In what appears like a Tsunami, the Central Bank of Nigeria (CBN) recently issued a circular stipulating a cumulative 20 years for executive management and Non-executive Directors (NEDs) of deposit money banks (DMB) and financial holding companies (HoldCos) will see many of the bank chairmen affected.
The rule says bank executive directors (EDs), deputy managing directors (DMDs), managing directors (MDs), and non-executive directors (NEDs) can only serve a cumulative tenure of 20 years across the banking industry.
The directive is contained in a circular addressed to all deposit money banks (DMBs), signed by Chibuzor Efobi, director of the financial policy and regulation department, CBN, and seen by TheCable.
The circular was a revision of the regulatory requirements for the tenure of executive management and non-executive directors of DMBs and financial holding companies in the Code of Corporate Governance for Banks and Discount Houses.
CBN said the tenure review was part of measures aimed at strengthening governance practices in the banking industry.
“The tenure of executive directors (ED), deputy managing directors (DMD) and managing directors (MDs) shall be in accordance with the terms of their engagement approved by the board of directors of banks, subject to a maximum tenure of ten (10) years,” the apex bank said.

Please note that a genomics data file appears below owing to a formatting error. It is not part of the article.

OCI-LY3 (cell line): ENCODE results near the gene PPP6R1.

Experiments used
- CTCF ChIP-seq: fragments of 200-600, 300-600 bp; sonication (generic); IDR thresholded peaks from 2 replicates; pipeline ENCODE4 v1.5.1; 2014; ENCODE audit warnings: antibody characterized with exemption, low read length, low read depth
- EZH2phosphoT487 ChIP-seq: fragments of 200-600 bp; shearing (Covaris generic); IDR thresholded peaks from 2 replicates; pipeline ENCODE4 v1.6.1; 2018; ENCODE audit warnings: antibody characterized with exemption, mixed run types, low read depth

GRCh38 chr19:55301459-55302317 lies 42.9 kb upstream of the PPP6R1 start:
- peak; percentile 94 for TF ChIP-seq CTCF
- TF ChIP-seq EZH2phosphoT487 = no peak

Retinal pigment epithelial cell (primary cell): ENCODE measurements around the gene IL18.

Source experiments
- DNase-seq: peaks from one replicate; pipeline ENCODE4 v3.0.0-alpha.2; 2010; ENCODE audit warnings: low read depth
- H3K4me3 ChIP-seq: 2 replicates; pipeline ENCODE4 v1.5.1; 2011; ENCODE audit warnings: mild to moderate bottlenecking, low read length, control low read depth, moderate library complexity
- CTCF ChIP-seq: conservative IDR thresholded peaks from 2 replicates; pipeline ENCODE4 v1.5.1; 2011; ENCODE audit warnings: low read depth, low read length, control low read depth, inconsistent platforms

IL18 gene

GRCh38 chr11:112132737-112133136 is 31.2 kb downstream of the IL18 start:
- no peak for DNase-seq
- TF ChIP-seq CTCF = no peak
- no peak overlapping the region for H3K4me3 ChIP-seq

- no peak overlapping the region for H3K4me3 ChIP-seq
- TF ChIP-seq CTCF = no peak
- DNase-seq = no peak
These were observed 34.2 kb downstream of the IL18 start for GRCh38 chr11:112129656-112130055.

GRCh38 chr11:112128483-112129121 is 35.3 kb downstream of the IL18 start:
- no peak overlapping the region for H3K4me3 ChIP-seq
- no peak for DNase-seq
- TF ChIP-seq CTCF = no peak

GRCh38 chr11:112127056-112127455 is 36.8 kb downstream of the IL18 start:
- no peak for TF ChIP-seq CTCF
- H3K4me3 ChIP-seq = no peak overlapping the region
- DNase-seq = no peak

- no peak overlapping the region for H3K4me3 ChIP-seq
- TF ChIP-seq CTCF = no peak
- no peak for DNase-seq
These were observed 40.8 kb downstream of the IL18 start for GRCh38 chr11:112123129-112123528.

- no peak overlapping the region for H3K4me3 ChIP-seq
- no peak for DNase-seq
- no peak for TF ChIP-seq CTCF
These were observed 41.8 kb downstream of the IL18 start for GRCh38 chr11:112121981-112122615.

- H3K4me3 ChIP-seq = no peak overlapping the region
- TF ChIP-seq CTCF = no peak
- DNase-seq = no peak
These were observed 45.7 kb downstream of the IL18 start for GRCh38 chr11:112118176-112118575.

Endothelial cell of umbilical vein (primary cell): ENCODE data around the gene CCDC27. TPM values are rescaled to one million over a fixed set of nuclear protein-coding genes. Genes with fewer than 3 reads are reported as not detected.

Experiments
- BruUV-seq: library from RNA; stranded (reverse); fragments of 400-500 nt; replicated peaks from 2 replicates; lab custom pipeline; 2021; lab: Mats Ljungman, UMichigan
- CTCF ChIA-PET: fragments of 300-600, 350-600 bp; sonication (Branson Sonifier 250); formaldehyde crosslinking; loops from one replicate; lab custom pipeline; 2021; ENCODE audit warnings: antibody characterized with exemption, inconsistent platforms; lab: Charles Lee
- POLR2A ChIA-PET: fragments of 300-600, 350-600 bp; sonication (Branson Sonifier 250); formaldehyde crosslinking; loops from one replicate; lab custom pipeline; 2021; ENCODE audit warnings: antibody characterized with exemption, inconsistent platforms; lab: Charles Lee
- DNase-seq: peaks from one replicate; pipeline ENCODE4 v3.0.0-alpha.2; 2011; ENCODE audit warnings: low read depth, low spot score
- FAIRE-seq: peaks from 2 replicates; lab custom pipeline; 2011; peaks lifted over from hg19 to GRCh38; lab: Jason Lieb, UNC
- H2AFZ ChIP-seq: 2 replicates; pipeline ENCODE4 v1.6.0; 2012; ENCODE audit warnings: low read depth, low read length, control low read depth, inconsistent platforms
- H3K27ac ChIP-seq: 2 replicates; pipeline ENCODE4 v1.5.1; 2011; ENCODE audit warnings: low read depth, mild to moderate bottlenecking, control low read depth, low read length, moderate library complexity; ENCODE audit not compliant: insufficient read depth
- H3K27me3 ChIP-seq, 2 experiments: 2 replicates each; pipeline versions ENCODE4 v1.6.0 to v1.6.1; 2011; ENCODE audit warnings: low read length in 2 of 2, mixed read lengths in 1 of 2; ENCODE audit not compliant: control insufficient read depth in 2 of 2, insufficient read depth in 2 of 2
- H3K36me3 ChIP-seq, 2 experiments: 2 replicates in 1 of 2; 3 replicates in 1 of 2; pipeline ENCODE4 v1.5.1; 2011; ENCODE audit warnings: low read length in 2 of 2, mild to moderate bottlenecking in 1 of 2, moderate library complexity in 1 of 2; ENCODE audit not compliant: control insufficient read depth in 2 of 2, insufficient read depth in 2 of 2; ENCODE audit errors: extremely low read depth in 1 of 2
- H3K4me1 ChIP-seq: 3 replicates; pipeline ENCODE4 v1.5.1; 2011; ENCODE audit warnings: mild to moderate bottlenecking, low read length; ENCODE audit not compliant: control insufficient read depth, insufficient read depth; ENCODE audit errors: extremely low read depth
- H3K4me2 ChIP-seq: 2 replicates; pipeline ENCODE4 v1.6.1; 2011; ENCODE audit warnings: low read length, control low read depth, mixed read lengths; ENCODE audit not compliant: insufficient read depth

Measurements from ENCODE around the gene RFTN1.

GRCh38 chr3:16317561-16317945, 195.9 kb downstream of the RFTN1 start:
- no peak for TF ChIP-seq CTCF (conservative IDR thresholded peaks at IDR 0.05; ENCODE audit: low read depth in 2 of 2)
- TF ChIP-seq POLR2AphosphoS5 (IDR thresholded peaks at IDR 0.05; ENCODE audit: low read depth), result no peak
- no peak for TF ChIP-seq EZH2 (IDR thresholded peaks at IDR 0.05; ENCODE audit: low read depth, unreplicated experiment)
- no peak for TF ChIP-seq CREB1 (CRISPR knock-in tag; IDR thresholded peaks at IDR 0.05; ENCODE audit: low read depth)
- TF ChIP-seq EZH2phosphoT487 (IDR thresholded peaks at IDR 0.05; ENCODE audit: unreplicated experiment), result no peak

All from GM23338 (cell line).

“Where an executive who is a DMD becomes the MD/CEO of a bank or any other DMB before the end of his/her maximum tenure, the cumulative tenure of such executive shall not exceed twelve (12) years.
“However, for an executive (ED) who becomes a DMD of a bank or any other DMB, his/her cumulative tenure as ED and DMD shall not exceed 10 years.
“Non-executive directors (NEDs), with the exception of independent non-executive directors (INED), shall serve for a maximum period of twelve (12) years in a bank, broken into three terms of four years each.
“EDs, DMDs and MDs who exit from the board of a bank either upon or prior to the expiration of his/her maximum tenure, shall serve out a cooling-off period of 1 year before being eligible for appointment as a NED to the board of directors.
“NEDs who exit from the board of a bank either upon or prior to the expiration of his/her maximum tenure of 12 years (three terms of four years each), shall serve out a cooling-off period of 1 year before being eligible for appointment to the board of directors of any other DMB.”
CBN added that the above tenure requirements shall apply “effective the date of this circular”.
The implementation of the new rule will see the exit of many top bank executives in Nigeria.
Bank chiefs Affected
Jim James Ovia, founder of Zenith Bank in 1990. He retired from the bank in 2010 following a similar CBN policy which limited the tenure of banks’ chief executive officers (CEOs) to a maximum of 10 years. However, the billionaire was later appointed as board chairman and non-executive director of the bank in 2014.
Tony Elumelu at 34-year-old was the CEO of the defunct Standard Trust Bank, a company he later merged with United Bank for Africa (UBA) in 1997. With the merger, he remained as the bank’s CEO and served for 13 years until his retirement in 2010 when the said policy of 10-year tenure limits for bank CEOs was implemented by the CBN. Elumelu was appointed chairman of UBA in 2014, replacing Ambassador Joe Keshi.